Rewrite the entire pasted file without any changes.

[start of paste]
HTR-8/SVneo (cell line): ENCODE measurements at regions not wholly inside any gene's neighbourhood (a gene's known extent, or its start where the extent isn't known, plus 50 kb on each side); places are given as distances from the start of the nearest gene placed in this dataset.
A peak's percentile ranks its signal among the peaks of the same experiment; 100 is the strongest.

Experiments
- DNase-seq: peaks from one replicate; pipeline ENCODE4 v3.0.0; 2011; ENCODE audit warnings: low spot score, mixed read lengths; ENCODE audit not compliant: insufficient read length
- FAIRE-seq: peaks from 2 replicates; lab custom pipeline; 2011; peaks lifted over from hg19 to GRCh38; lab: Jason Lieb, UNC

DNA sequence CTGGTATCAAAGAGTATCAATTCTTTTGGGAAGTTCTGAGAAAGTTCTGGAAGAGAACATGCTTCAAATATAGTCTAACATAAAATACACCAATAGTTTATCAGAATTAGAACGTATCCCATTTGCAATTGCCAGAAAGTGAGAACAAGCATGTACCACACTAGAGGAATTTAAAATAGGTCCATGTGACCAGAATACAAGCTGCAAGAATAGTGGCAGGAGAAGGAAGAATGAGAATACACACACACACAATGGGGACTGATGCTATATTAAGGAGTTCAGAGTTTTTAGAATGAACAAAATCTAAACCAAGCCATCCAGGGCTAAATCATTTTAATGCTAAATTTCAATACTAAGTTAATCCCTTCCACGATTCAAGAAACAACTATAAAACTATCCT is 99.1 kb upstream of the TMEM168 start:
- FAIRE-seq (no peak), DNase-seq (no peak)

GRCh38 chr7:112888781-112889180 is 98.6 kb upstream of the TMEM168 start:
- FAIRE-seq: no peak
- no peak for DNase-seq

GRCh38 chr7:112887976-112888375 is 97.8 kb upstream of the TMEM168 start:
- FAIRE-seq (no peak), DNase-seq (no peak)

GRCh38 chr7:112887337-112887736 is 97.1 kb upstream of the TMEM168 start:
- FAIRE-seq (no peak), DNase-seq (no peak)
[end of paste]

HTR-8/SVneo (cell line): ENCODE measurements at regions not wholly inside any gene's neighbourhood (a gene's known extent, or its start where the extent isn't known, plus 50 kb on each side); places are given as distances from the start of the nearest gene placed in this dataset.
A peak's percentile ranks its signal among the peaks of the same experiment; 100 is the strongest.

Experiments
- DNase-seq: peaks from one replicate; pipeline ENCODE4 v3.0.0; 2011; ENCODE audit warnings: low spot score, mixed read lengths; ENCODE audit not compliant: insufficient read length
- FAIRE-seq: peaks from 2 replicates; lab custom pipeline; 2011; peaks lifted over from hg19 to GRCh38; lab: Jason Lieb, UNC

DNA sequence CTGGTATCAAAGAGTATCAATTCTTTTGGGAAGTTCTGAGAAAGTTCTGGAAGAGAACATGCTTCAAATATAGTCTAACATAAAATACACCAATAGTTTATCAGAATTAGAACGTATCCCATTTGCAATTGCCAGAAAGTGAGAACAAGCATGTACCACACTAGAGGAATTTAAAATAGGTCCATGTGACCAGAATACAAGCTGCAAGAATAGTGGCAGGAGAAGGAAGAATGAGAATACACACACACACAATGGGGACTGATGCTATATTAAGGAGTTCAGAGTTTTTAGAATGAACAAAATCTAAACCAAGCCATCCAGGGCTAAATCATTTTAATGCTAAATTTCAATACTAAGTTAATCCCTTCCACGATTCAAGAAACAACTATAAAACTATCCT is 99.1 kb upstream of the TMEM168 start:
- FAIRE-seq (no peak), DNase-seq (no peak)

GRCh38 chr7:112888781-112889180 is 98.6 kb upstream of the TMEM168 start:
- FAIRE-seq: no peak
- no peak for DNase-seq

GRCh38 chr7:112887976-112888375 is 97.8 kb upstream of the TMEM168 start:
- FAIRE-seq (no peak), DNase-seq (no peak)

GRCh38 chr7:112887337-112887736 is 97.1 kb upstream of the TMEM168 start:
- FAIRE-seq (no peak), DNase-seq (no peak)